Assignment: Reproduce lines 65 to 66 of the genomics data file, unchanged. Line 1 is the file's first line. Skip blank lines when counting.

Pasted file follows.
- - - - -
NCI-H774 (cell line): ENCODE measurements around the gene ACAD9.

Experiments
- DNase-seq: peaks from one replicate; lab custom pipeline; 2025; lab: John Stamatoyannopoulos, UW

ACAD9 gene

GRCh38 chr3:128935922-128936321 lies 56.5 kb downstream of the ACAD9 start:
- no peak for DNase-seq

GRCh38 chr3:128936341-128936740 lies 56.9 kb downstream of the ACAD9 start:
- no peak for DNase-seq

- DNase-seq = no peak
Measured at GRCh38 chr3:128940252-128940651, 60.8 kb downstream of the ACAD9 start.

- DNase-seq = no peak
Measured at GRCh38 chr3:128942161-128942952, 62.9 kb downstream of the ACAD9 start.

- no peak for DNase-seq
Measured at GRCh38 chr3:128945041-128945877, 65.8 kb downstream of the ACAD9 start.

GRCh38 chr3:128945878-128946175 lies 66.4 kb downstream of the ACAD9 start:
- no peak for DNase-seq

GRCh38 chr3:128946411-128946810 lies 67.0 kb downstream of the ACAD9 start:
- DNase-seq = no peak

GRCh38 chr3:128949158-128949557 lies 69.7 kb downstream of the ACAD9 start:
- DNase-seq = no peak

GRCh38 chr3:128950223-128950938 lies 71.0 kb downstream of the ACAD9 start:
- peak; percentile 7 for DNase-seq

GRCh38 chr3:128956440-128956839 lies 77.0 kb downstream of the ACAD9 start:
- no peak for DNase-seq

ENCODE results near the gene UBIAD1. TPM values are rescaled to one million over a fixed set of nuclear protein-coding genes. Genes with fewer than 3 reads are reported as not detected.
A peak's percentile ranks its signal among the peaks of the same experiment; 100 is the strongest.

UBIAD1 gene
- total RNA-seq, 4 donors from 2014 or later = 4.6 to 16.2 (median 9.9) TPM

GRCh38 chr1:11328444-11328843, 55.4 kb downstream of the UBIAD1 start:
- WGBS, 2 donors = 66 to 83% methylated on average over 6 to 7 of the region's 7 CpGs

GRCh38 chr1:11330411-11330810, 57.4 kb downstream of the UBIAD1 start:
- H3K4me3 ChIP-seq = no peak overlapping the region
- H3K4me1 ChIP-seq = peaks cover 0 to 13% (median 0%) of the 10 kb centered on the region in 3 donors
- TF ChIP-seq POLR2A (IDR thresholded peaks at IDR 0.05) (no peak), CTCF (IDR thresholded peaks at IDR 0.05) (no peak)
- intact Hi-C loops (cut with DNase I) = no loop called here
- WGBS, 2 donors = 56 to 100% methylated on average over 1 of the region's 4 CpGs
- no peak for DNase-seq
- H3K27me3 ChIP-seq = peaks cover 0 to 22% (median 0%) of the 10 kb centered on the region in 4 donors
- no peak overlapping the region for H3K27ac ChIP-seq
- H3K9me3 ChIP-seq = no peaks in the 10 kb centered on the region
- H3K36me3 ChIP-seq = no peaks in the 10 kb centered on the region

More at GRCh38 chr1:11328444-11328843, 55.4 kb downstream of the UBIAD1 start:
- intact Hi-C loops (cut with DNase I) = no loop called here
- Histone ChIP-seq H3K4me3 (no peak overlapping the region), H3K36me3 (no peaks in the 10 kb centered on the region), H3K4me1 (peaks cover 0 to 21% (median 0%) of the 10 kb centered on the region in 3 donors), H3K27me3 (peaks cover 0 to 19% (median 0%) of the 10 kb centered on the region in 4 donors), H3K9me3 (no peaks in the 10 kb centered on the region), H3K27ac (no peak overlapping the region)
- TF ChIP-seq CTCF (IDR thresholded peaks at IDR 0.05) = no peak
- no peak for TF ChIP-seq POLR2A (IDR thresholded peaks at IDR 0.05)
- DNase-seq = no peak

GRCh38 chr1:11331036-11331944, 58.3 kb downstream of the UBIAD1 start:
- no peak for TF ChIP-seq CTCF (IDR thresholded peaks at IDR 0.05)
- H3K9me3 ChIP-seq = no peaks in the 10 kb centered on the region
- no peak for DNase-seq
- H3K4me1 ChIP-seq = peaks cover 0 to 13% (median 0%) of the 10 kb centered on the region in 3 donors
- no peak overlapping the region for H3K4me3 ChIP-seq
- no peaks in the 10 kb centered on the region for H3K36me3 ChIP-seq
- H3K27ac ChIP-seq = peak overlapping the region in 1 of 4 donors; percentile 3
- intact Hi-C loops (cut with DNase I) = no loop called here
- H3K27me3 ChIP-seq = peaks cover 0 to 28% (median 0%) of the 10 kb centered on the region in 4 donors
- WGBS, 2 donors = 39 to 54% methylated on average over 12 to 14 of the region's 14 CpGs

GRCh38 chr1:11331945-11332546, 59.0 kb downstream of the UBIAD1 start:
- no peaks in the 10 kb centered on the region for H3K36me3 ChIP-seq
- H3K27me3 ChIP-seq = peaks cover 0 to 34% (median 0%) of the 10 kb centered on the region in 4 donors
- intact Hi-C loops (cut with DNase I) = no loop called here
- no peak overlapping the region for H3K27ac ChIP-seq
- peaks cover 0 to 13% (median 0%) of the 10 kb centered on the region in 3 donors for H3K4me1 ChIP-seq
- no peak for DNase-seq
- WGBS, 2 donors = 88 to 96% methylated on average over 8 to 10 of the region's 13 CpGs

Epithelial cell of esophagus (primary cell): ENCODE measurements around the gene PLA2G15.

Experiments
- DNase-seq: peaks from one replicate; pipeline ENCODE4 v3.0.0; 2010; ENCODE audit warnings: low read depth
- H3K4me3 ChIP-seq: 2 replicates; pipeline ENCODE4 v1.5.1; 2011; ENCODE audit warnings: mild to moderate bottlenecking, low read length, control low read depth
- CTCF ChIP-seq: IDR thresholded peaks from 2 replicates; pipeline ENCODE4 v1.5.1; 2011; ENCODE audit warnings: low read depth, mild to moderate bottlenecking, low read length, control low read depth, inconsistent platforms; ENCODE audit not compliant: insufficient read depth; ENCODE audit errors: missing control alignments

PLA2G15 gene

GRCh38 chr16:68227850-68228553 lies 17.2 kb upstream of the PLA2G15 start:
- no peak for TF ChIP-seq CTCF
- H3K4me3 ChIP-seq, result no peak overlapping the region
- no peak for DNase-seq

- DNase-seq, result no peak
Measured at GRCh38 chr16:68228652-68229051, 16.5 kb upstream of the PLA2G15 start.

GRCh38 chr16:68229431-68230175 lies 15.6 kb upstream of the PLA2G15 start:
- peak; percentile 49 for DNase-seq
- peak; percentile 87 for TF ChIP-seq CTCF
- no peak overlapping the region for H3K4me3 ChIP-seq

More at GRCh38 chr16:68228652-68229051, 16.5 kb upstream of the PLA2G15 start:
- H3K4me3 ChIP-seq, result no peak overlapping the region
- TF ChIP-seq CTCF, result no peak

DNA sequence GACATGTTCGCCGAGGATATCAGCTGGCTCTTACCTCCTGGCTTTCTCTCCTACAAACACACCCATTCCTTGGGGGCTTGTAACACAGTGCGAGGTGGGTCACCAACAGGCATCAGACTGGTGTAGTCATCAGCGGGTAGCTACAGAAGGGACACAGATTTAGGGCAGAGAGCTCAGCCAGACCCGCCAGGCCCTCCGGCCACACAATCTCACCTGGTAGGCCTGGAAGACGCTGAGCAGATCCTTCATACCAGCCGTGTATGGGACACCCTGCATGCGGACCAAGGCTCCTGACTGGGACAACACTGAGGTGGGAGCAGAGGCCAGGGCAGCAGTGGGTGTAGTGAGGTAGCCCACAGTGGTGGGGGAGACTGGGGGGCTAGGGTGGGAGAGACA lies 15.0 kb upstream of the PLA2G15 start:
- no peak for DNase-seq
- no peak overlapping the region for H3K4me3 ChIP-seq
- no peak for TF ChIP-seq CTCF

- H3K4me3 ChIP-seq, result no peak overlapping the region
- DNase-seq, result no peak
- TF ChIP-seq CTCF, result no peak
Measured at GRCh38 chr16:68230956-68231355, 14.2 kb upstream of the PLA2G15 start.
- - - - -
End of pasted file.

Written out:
- no peak for DNase-seq
- WGBS, 2 donors = 88 to 96% methylated on average over 8 to 10 of the region's 13 CpGs